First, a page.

Vespers may be said or sung at any time after midday,.
From the date of the Sicilian Vespers (1283) Aragon is found mixed in the politics of Italy.
This again is followed by vespers, with a special anthem; after which the altar is stripped in silence.
The invasion, however, failed, and Michael so far had his revenge in the "Sicilian Vespers," which he helped to bring about.
In the middle ages the nocturnal vigilia were, except in the monasteries, gradually discontinued, matins and vespers on the preceding day, with fasting, taking their place.
" It was at Rome, on the 15th of October 1764, as I sat musing amidst the ruins of the Capitol, while the barefooted friars were singing vespers in the temple of Jupiter, that the idea of writing the decline and fall of the city first started to my mind."
At Vespers from the first psalm to the Magnificat, at mass from the end of the Kyrie to the canon.
Bizarre vespers followed, sung falsetto and consisting of a medley of extracts from all the vespers of the year.
Once more his plans were crossed finally and fatally: the Sicilian Vespers, and the coronation of Peter of Aragon as Sicilian king (1282), gave him troubles at home which occupied him for the rest of his days.
The Sicilian Vespers by weakening Charles strengthened the commune, which aimed at complete independence of emperors, kings and popes.
At the time of the Sicilian Vespers (1282), which drove the French out of Sicily, Messina bravely defended itself against Charles of Anjou, and repulsed his attack.
Compline, technically 9 P.M., but usually combined with vespers, is a prayer for protection during the darkness.
But he was prevented from carrying out this policy by an unforeseen blow, the Sicilian Vespers (March 1282), an event important both in itself and in its results.
In this case, too, the Sicilian Vespers was the rock on which the hopes and pretensions of the sovereign of Naples suffered shipwreck.
The actual outbreak of 1282, the famous Sicilian Vespers, was stirred up by the wrongs of the moment.
He unduly favoured his own countrymen, and for three years after the Sicilian Vespers (Mar.
He had induced Peter to make good his somewhat shadowy claims to the crown of Sicily, but while preparations were being made for the expedition, the popular rising known as the Sicilian Vespers, which resulted in the massacre of nearly all the French in the island, broke out at Palermo on Easter Day 1282.
Matins and Lauds (about 7.30 A.M.); Prime, Terce (High Mass), Sext, and None (about 10 A.M.); Vespers and Compline (4 P.M.); and from four to eight hours (depending on the amount of music and the number of high masses) are thus spent in choir.
VESPERS (officium vespertinum), in the Roman Catholic liturgy, that part of the daily office which follows none (nona) and precedes compline (completorium).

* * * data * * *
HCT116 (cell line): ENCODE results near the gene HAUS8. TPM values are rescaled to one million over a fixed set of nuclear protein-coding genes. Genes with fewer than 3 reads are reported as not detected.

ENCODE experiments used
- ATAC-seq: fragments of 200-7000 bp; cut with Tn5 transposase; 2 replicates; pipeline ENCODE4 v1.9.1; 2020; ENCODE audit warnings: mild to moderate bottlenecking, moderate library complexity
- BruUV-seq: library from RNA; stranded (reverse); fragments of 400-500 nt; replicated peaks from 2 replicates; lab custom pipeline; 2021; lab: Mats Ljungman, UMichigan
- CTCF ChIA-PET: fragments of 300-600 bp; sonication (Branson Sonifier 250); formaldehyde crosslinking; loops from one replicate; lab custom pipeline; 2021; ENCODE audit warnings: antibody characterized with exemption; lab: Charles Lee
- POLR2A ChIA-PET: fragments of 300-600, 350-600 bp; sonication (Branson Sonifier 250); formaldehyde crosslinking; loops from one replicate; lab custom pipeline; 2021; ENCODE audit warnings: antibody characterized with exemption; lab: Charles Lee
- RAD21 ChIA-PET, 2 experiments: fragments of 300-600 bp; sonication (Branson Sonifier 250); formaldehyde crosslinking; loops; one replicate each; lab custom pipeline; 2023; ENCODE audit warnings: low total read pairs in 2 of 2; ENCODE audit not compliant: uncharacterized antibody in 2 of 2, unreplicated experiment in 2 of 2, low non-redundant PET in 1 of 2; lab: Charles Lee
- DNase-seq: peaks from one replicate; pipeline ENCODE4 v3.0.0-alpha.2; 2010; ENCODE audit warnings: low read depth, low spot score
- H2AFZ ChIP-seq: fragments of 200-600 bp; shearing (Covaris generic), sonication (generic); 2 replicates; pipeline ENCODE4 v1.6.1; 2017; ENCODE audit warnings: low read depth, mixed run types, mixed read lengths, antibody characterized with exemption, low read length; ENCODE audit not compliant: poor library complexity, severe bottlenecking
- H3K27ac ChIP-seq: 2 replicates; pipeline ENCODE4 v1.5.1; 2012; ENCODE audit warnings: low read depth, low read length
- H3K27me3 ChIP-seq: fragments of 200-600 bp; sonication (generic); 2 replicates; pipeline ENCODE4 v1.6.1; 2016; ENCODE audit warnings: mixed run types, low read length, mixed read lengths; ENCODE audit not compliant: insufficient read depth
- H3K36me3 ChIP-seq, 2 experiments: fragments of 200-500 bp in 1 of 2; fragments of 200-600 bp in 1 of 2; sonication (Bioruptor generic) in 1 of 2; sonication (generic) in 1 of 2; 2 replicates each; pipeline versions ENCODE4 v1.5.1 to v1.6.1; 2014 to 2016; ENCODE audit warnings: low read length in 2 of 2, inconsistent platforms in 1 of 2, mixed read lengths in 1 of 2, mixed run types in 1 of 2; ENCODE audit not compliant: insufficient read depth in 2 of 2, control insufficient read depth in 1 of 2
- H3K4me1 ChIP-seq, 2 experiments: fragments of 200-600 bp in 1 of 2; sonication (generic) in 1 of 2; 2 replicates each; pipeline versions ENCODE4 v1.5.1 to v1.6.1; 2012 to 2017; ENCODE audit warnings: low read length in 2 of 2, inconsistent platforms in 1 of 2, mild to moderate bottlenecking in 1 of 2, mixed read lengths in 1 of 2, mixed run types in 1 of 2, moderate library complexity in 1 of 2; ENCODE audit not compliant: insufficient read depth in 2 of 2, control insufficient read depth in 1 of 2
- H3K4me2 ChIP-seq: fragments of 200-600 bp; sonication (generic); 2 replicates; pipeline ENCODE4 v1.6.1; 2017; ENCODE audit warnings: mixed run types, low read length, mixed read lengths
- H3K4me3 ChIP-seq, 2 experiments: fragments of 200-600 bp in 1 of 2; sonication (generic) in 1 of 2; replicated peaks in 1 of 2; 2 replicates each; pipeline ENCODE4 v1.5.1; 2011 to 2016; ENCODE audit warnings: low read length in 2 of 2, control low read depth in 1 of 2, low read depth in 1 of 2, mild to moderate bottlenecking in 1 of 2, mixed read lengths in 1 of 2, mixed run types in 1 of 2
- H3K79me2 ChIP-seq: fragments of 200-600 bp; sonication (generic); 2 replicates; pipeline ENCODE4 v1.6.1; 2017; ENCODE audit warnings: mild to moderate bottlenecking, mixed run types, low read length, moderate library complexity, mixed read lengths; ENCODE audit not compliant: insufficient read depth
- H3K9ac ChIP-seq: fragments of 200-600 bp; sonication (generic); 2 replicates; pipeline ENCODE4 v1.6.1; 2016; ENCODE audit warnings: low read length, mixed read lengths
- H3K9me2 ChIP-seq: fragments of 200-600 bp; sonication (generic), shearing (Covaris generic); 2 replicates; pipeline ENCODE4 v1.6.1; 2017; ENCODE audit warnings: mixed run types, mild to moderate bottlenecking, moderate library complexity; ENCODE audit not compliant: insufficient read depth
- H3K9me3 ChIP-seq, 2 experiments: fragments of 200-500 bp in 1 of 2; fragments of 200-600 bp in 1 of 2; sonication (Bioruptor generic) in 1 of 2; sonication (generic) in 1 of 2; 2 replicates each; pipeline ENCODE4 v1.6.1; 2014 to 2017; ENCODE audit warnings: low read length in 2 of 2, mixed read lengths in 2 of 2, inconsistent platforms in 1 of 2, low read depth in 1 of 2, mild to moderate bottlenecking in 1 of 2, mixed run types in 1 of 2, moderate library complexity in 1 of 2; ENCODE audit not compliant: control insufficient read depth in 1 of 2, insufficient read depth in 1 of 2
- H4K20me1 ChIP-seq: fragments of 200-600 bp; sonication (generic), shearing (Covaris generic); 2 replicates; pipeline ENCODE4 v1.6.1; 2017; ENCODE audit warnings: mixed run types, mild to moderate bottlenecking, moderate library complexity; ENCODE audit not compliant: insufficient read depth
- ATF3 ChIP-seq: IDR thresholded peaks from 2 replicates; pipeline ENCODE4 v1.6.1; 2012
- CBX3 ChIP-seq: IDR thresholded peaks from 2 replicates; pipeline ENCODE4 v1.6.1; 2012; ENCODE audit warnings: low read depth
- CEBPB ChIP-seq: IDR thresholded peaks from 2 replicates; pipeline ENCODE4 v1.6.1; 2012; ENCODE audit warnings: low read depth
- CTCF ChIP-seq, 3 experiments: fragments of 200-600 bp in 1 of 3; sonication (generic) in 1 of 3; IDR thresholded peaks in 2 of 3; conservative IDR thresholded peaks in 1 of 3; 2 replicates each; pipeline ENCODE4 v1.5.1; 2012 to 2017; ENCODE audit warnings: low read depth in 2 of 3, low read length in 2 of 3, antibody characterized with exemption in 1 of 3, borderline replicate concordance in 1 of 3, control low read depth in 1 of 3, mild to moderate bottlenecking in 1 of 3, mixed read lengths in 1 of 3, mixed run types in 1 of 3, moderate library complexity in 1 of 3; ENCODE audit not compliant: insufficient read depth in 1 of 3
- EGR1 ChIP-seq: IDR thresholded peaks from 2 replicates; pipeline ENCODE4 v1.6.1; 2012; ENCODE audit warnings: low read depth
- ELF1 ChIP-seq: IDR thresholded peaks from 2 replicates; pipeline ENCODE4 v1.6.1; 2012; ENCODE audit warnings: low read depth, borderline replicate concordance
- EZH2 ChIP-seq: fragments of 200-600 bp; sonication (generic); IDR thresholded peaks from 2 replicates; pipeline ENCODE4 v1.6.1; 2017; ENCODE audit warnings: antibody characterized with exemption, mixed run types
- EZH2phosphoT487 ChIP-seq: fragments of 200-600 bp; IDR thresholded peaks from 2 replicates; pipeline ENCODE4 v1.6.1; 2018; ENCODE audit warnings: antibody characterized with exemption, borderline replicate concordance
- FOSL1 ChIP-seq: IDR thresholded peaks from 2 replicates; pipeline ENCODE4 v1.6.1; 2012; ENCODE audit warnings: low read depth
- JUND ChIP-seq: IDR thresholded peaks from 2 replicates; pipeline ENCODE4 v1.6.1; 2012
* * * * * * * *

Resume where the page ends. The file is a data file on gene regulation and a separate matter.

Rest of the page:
Michael followed up these " Walachian Vespers " by an actual invasion of Turkish territory, and, aided by Sigismund Bathory, succeeded in carrying by assault Rustchuk, Silistria and other places on the right bank of the lower Danube.
In the next year, when the greater part of Sicily revolted on behalf of Conradin, Palermo was one of the few towns which was held for Charles; but the famous Vespers of 1282 put an end to the Angevin dominion.
He began the fatal era of great international wars by his unlucky crusade against the king of Aragon, who, thanks to the massacre of the Sicilian Vespers, substituted his own predominance in Sicily for that of Charles of Anjou.
Regularly at half-past seven, in one part of the summer, after the evening train had gone by, the whip-poor-wills chanted their vespers for half an hour, sitting on a stump by my door, or upon the ridge-pole of the house.
At Sens the Feast of the Ass was associated with the Feast of Fools, celebrated at Vespers on the Feast of Circumcision.
Under the will of Corradino a representative of the blood of Roger the Norman, Peter of Aragon claimed the succession, and it came to him by the revolution known as " the Sicilian Vespers " when 28,000 French were exterminated in Sicily.
Taking advantage of this last clause, Laynez applied the new law to two houses only, namely, Rome and Lisbon, the other houses contenting themselves with singing vespers on feast days; and as soon as Paul IV.
Since the 6th century the number and order of the hours have been fixed thus: matins, lauds, prime, terce, sext, none, vespers, compline.
Vespers or Evensong consists of five varying psalms, a hymn, the Magnificat (Luke i.
And cxlii.) are said at Vespers, five each day.
The bells in the Kremlin were ringing for vespers, and this sound troubled the French.
Pierre dined with them and would have spent the whole evening there, but Princess Mary was going to vespers and Pierre left the house with her.
At mass and vespers the mitra simplex may be substituted for it in the same way as the auriphrygiata for the pretiosa.
Vespers, consecrations, processions.
On high festivals the altar is censed at vespers and lauds.